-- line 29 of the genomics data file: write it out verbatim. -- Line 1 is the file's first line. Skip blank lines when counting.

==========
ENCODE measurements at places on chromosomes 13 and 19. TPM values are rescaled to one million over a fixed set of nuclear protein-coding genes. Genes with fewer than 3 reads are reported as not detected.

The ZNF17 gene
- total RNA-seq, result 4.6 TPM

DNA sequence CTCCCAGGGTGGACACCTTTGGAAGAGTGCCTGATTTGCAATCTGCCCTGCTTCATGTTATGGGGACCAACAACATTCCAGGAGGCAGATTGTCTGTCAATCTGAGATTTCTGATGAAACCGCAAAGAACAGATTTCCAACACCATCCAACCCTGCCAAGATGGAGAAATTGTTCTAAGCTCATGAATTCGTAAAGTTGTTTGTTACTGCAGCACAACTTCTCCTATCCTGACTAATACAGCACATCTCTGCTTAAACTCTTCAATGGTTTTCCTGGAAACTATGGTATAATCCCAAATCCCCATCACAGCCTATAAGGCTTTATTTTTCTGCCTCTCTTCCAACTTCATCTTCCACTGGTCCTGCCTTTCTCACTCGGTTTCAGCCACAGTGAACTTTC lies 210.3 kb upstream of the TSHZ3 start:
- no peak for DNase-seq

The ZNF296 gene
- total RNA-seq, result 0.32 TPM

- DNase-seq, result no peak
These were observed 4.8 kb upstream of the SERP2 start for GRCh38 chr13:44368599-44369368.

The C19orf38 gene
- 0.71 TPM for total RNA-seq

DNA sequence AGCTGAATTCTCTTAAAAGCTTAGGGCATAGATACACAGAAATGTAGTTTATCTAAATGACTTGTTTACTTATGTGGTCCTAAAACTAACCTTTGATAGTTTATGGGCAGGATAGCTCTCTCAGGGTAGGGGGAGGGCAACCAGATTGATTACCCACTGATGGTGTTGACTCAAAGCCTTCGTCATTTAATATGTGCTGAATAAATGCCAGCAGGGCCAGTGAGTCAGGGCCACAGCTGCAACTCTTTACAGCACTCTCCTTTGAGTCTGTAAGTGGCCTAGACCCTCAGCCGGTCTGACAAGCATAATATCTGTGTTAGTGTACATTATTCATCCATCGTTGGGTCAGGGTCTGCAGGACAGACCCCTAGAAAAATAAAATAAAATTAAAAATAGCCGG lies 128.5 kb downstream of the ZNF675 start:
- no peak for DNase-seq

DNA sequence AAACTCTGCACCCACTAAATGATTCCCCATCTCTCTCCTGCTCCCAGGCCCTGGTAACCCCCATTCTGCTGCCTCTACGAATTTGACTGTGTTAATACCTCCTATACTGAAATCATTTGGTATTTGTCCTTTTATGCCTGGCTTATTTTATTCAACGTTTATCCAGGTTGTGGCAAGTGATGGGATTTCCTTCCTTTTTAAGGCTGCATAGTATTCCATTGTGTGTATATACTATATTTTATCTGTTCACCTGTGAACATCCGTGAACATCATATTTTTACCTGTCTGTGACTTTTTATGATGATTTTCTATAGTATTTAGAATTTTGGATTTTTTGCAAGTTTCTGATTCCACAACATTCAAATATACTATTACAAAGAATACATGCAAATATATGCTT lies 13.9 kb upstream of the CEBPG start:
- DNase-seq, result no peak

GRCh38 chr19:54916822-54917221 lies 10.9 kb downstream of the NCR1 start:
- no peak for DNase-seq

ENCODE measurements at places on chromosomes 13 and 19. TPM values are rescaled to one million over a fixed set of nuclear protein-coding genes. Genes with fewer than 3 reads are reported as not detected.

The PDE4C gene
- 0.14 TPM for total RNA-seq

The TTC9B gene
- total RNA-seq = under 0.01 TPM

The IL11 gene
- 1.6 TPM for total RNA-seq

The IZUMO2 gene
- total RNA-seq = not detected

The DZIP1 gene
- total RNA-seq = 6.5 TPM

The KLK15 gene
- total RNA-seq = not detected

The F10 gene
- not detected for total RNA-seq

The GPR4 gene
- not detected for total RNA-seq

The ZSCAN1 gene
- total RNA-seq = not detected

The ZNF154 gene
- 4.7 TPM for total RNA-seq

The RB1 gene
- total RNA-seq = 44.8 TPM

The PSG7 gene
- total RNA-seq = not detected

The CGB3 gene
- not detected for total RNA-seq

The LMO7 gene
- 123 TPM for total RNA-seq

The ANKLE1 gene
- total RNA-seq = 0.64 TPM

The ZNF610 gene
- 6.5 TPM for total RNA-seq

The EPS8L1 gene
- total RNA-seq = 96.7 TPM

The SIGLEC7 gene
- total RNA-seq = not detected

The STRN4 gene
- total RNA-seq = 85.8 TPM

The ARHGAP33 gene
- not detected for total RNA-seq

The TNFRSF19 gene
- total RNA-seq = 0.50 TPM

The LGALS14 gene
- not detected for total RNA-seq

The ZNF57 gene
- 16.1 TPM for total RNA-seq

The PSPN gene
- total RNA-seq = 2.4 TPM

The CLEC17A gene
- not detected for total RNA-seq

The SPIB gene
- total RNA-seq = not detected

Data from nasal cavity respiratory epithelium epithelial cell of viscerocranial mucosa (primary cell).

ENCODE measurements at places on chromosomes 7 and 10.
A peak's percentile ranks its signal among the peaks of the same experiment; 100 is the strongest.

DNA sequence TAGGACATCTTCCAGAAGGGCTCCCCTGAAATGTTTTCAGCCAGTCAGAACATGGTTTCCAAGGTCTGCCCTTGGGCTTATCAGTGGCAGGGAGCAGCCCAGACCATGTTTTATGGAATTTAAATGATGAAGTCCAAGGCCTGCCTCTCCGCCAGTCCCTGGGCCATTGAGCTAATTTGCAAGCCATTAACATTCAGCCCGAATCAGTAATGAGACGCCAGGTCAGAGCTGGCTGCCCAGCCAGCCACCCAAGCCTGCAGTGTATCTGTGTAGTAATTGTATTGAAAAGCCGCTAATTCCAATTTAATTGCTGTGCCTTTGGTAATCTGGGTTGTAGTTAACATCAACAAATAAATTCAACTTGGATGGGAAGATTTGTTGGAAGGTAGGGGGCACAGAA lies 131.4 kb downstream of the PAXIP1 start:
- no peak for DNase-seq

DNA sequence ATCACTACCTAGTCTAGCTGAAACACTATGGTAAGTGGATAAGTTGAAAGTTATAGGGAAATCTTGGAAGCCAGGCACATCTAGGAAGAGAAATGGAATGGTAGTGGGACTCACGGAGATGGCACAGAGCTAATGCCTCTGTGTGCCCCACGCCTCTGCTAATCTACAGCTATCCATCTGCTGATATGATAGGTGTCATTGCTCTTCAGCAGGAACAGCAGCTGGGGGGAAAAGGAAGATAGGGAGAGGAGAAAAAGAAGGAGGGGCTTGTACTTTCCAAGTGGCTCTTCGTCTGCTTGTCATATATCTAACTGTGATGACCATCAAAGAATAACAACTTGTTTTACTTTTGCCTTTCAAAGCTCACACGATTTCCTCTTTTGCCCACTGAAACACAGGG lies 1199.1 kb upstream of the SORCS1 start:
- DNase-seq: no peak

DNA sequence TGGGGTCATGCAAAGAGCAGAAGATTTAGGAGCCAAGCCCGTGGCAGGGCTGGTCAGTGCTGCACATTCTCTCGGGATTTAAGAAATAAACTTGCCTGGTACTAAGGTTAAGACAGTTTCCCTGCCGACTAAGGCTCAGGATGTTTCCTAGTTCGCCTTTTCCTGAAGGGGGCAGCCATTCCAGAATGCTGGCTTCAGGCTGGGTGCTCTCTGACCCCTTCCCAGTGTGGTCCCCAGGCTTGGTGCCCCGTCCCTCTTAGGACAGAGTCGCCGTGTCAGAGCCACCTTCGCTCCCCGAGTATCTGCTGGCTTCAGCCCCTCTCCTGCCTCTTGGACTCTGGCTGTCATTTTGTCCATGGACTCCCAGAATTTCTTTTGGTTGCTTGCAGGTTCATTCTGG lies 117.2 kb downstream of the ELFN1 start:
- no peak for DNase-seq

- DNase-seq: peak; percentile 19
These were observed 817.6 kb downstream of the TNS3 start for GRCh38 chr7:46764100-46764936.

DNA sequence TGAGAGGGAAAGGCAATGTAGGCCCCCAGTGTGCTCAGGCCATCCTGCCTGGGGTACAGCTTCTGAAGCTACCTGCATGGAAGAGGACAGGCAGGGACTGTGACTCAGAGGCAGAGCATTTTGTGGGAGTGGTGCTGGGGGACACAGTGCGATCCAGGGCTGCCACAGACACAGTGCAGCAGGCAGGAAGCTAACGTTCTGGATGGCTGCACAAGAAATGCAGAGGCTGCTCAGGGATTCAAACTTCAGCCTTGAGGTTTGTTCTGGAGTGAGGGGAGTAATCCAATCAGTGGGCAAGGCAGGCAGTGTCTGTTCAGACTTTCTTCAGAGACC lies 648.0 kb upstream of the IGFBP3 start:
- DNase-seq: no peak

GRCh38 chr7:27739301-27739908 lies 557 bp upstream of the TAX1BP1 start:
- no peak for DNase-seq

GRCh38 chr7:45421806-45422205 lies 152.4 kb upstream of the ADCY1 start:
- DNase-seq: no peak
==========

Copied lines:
The KLK15 gene